Nephrotic syndrome - congenital
Congenital nephrotic syndrome is an inherited disorder characterized by protein in the urine and swelling of the body.
Causes, incidence, and risk factors
Congenital nephrotic syndrome is a very rare form of nephrotic syndrome. It occurs primarily in families of Finnish origin and develops shortly after birth. It is an inherited disorder. The condition is caused by a protein called nephrin which is found in the kidney and is abnormal in children with the disorder.
Proteins and fats are excreted in the urine, and there is an abnormally high fat level in the blood. Swelling occurs from the effects of kidney failure, combined with the loss of blood protein. This is because proteins in the blood normally keep fluids in the blood stream, and when protein level is low, the fluid can leak into the body tissues.
Some of the proteins lost in the urine are immune system antibodies that fight infections. The disorder commonly results in infection, malnutrition, and kidney failure. It can often lead to death by 5 years of age.
- low birth weight
- large placenta
- swelling (total body)
- decreased urine output
- foamy appearance of urine
- poor appetite
Signs and tests
An examination reveals massive fluid retention and generalized swelling. Abnormal sounds are heard when listening to the heart and lungs with a stethoscope. Blood pressure may be high. The patient may have signs of malnutrition.
A urinalysis reveals large amounts of protein and the presence of fat in the urine. Total protein in the blood may be low. The disorder can be detected during pregnancy by finding elevated levels of alpha-fetoprotein on a routine sampling of amniotic fluid and by other genetic tests.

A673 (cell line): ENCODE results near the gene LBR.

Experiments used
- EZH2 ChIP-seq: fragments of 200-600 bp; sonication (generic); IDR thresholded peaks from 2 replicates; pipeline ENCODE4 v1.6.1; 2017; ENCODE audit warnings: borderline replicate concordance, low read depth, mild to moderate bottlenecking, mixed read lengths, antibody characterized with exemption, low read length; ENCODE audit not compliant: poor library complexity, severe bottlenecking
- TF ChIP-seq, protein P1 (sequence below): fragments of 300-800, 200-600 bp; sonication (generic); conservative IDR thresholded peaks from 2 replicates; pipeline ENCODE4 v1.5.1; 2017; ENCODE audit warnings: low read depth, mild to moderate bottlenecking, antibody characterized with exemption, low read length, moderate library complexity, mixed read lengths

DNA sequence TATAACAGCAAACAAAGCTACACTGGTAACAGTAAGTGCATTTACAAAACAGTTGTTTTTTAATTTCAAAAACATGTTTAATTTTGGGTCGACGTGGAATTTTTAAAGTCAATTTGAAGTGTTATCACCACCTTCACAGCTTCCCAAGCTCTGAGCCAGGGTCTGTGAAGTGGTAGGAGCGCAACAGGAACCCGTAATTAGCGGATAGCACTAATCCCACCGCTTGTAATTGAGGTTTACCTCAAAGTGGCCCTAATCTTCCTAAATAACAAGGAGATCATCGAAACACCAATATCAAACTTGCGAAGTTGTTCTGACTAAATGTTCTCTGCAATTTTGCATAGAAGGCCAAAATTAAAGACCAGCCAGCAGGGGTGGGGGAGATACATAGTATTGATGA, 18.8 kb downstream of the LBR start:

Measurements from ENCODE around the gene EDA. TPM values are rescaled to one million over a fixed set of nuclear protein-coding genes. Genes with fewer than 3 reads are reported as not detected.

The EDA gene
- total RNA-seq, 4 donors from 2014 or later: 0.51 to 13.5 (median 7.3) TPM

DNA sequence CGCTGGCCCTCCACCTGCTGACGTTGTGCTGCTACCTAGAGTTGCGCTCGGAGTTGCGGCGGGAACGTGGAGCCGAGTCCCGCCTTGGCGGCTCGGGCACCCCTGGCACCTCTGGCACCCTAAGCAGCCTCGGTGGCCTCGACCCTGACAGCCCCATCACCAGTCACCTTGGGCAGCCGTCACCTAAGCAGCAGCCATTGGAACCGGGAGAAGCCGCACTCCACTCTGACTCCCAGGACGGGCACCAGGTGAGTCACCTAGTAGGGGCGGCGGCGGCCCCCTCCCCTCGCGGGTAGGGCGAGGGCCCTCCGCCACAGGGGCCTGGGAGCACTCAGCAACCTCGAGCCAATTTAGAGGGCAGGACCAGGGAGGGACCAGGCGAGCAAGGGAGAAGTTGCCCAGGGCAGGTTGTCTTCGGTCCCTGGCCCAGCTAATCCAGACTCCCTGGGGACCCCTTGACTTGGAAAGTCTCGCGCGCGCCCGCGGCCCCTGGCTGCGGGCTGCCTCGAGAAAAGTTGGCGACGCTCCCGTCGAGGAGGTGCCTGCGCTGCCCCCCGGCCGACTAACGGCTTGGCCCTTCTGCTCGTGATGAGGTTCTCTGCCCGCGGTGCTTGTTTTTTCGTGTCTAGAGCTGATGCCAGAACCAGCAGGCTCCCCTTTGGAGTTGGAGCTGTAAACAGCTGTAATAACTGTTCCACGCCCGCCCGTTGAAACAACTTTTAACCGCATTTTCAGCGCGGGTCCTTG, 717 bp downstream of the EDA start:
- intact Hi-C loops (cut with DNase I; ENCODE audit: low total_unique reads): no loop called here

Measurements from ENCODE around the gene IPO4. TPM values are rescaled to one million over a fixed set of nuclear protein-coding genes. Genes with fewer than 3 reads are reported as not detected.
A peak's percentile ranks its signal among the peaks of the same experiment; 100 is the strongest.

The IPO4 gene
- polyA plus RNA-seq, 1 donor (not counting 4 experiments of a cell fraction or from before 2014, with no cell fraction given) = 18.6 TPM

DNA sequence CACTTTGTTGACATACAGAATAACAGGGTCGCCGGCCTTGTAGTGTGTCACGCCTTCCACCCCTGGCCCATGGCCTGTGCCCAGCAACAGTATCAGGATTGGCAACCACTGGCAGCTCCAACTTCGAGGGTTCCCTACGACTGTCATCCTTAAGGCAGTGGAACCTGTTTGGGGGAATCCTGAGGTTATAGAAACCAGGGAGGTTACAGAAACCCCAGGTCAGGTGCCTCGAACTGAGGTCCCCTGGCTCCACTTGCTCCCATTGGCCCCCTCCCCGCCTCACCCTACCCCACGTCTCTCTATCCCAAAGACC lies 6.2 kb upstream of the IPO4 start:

Frequent infections may occur over the course of the disease.
Early and aggressive treatment is required to control the disorder. Diuretic medications help rid the body of excess fluid. ACE inhibitor medications (like Captopril and others) and non-steroidal anti inflamatory drugs (like indomethacin) are used to slow the spilling of protein in the urine. Antibiotics may be needed to control infections.
Dietary modifications may include the restriction of sodium and use of dietary supplements as appropriate for the nature and extent of malnutrition. Fluids may be restricted to help control swelling.
Removal of the kidneys, dialysis, and kidney transplant may be recommended.
Many cases are fatal within the first year. Congenital nephrotic syndrome may be successfully controlled in some cases with early and aggressive treatment, including early kidney transplantation.
- Frequent, severe infections
- Malnutrition and related diseases
- Blood clots
- Acute kidney failure
- Chronic kidney failure
- End-stage kidney disease
Calling your health care provider
Call your health care provider if symptoms suggestive of congenital nephrotic syndrome develop.
by Dave R. Roger, M.D.
All ArmMed Media material is provided for information only and is neither advice nor a substitute for proper medical care. Consult a qualified healthcare professional who understands your particular history for individual concerns.